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Ghosts of Galena

This sweet town in northwest Illinois is packed with history . . . and mystery.

Galena historian Steve Repp starts a ghost tour.

© Beth Gauper

Historian Steven Repp leads All About a Ghost tours.

In the northwest corner of Illinois, there's no more cheerful place than Galena.

Today, it's known for its shops and giggling bands of women on a girlfriend getaway.  But in the 1850s, it was the busiest port between St. Louis and St. Paul, and rows of elegant homes were built with lead-mining fortunes.

Eventually, demand for lead waned, and the river connecting Galena to the Mississippi filled with silt. The town went into a deep sleep until the 1960s, by which point it had become a virtual museum.

Today, it's a vacation destination, with all kinds of tours on offer: trolley tours, vineyard tours, scooter tours . . . and ghost tours. Three of them, in fact.

"Galena is a very nice place,'' says historian Steve Repp, who leads All About a Ghost tours downtown. "But there's a certain mystery to it.''

Repp starts his tours by asking if people are "ready to cross over to the other side,'' but mostly he's talking about the past.

He points to the 1855 DeSoto House, where Abraham Lincoln spoke in 1856 from a balcony, still draped in red, white and blue bunting, and from which Ulysses S. Grant ran his successful 1868 presidential campaign. 

He points to the 1856 building where Grant worked as a clerk in his brother's leather shop.

"Galena looks much as it did then,'' he said. "Put in some dirt and wooden boardwalks, and you're there.''

The first published account of a ghost was in 1845, when two residents reported a very tall, ghostly figure beckoning on their wall and became convinced it was a veteran of the War of 1812. There were phantoms reported in mines, on a bridge, in boarding houses.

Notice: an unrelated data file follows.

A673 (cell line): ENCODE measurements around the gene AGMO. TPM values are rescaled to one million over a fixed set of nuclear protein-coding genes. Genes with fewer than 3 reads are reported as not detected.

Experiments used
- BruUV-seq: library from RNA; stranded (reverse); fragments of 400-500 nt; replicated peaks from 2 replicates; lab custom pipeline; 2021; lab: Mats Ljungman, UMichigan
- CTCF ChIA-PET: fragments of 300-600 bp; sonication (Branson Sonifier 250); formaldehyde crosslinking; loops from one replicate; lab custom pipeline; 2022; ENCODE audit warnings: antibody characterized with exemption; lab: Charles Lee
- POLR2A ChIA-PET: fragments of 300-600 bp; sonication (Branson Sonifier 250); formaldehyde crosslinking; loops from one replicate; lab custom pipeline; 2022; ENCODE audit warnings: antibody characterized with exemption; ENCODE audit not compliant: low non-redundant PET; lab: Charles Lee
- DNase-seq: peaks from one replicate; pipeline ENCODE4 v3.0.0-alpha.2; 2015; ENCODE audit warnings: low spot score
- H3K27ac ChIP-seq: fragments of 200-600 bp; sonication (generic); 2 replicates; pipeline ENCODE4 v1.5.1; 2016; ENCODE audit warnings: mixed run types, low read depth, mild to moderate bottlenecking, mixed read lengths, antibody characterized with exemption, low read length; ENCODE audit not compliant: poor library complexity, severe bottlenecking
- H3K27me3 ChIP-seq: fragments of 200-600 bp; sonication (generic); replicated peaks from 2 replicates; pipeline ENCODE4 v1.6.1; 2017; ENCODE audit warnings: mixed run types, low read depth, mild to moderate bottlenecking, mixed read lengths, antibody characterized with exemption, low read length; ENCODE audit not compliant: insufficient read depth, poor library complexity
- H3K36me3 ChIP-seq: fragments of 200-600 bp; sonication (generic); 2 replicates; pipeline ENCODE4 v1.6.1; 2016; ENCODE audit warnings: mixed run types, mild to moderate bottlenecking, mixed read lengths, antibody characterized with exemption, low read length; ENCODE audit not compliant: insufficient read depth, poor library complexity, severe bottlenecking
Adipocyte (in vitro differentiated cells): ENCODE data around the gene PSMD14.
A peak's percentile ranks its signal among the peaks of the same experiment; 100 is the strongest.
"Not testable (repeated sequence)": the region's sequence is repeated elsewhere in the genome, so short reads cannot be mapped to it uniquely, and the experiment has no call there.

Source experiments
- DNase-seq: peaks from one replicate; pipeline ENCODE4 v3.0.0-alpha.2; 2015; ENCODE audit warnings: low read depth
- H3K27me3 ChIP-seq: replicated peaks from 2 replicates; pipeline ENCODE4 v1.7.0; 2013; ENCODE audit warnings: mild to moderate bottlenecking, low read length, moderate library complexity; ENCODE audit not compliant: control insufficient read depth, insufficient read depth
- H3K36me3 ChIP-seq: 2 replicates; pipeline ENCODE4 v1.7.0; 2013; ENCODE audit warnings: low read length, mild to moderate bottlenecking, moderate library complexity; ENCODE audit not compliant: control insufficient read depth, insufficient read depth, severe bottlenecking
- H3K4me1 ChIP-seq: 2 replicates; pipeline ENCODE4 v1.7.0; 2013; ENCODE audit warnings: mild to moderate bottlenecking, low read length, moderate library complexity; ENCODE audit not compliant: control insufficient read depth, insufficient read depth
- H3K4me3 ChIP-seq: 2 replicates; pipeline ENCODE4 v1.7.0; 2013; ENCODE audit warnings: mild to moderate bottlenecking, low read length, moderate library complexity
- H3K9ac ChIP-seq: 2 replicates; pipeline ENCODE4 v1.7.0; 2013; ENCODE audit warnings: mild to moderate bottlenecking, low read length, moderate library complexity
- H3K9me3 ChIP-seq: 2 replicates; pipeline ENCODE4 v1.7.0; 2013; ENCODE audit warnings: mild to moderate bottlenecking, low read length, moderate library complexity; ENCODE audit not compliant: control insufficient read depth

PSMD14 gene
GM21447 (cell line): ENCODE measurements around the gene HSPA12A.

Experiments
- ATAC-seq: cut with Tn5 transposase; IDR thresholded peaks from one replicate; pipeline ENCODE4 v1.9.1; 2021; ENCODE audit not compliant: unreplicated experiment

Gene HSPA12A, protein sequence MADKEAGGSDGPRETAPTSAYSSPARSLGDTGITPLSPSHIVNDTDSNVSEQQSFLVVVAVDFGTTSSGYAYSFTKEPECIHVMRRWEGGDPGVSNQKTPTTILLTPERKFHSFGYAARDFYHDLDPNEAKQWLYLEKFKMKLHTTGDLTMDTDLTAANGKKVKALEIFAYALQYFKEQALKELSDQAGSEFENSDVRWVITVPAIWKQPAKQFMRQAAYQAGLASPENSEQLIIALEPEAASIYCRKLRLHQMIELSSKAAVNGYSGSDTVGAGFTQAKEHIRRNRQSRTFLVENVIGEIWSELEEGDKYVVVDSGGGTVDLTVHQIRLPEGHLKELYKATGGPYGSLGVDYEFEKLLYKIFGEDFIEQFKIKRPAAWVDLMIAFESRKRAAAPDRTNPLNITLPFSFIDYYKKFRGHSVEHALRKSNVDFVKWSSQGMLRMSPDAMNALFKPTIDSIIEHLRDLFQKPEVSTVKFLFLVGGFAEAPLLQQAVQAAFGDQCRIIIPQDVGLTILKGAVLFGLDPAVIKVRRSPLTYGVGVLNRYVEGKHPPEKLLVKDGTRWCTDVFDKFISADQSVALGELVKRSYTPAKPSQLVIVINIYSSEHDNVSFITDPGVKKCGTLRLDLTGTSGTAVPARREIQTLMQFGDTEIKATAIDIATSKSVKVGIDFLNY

From Main Street, Repp leads his guests to the 1875 Turner Hall, used as a theater. In the balcony, set builders have reported seeing the ghostly figure of an older man with a goatee, rolled-up sleeves and laser-like eyes; a local pastor heard a garbled voice coming from the balcony.

The ghost is said to be Charles Scheerer, the hall's longtime business manager and Galena's mayor when he suddenly died in the hall in 1910.

Galena's Main Street is lined by shops.

© Beth Gauper

The buildings of Galena look much as they did a century ago.

In the 1867 Farmers' Guest House, once a hotel, guests have detected the aroma of pipe tobacco. At Vinny Vanucchi's restaurant, workers have felt taps on the shoulder, heard whispered names and seen a mist-like figure.

At the newer restaurant One Eleven Main, once a mortuary, employees have reported a piano moving on its own and a woman in a white dress. 

Now, Repp brings his tours into the restaurant to see a photo, taken by a chef, that shows three swooping, wraith-like figures. He says ghost sightings seem to follow remodeling projects.

"When people go into these old buildings and start to disrupt things, I've noticed certain unusual things occur,'' he said. "It makes you wonder.''

At the end of the tour I was on, Repp gathered the group and asked if any of us had had experience with ghosts.

"I've been doing this for five years and I've heard a thousand stories,'' he said. "If you say three-quarters of them were made up to dupe me, that still leaves a quarter.''

One woman had smelled cigar smoke from her recently deceased grandfather. Another told of a little girl ghost who once tugged on her skirt and, she believes, placed a piece of lost jewelry on a counter for her after she'd cleaned the entire house searching for it.

"I think this little ghost had been around for a while; I could kind of see her out of the corner of my eye,'' she said. "I don't necessarily believe in ghosts, but it happened.''

Repp says that sometimes only a couple of people on the tour tell of encounters with ghosts, and sometimes nearly everyone does. He's never had an encounter himself.

"The other day, 15 people told stories of things that had happened, if not to them, to their mothers or sisters or brothers; it was unbelievable,'' he said. "It makes you wonder.''

Trip Tips: Ghost tours

Historian Steven Repp leads All About a Ghost walking tours from the DeSoto House Hotel on Main Street at 8 p.m. Fridays and Saturdays year-round, plus Sundays in late September and October.

In inclement weather, indoor programs replace the 80-minute tours. Just show up, or call 815-777-9252 for more information.

The Annie Wiggins Guest House also offers a Ghost Tour from the 1846 mansion overlooking the Galena River, across from downtown. The 1ľ-hour walking tours go out Fridays and Saturdays from May through October.

Amelia's Galena Ghost Tours offers 1ľ-hour tours by shuttle bus and uses paranormal detecting equipment. It also offers a haunted pub crawl, with visits to three saloons.

In October, there are other frightful things to do in Galena. For Halloween, there's  a Balloon Glow along the Galena River and a nighttime parade.

For more, see Galena getaway.


Last updated on October 2, 2017